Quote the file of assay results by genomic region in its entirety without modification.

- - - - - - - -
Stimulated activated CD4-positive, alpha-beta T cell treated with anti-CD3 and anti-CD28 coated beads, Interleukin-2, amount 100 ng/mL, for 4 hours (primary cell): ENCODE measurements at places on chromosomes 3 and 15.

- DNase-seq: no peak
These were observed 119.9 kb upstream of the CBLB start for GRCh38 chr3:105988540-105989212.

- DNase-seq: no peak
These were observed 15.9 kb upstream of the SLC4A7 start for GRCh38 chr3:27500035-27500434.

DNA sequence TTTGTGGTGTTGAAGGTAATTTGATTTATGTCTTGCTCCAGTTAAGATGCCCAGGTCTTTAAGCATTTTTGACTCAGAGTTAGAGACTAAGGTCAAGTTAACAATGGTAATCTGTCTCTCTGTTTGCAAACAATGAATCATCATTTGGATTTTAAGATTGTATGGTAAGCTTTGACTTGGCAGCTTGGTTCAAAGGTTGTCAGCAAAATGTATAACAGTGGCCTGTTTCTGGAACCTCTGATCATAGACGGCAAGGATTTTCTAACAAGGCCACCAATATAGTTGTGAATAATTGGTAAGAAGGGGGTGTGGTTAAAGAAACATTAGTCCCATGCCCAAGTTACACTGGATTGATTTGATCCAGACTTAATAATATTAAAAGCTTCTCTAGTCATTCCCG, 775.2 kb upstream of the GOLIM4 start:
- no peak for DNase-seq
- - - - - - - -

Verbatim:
Stimulated activated CD4-positive, alpha-beta T cell treated with anti-CD3 and anti-CD28 coated beads, Interleukin-2, amount 100 ng/mL, for 4 hours (primary cell): ENCODE measurements at places on chromosomes 3 and 15.

- DNase-seq: no peak
These were observed 119.9 kb upstream of the CBLB start for GRCh38 chr3:105988540-105989212.

- DNase-seq: no peak
These were observed 15.9 kb upstream of the SLC4A7 start for GRCh38 chr3:27500035-27500434.

DNA sequence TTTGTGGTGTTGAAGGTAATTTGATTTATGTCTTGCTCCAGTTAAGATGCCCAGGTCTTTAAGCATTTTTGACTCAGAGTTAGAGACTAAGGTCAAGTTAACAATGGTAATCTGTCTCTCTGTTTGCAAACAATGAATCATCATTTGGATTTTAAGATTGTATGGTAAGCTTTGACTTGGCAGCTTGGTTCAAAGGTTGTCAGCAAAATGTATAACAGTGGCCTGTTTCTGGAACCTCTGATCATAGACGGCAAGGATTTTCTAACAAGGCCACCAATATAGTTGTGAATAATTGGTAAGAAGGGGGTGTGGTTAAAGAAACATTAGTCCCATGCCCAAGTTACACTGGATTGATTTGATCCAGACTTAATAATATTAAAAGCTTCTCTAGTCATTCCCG, 775.2 kb upstream of the GOLIM4 start:
- no peak for DNase-seq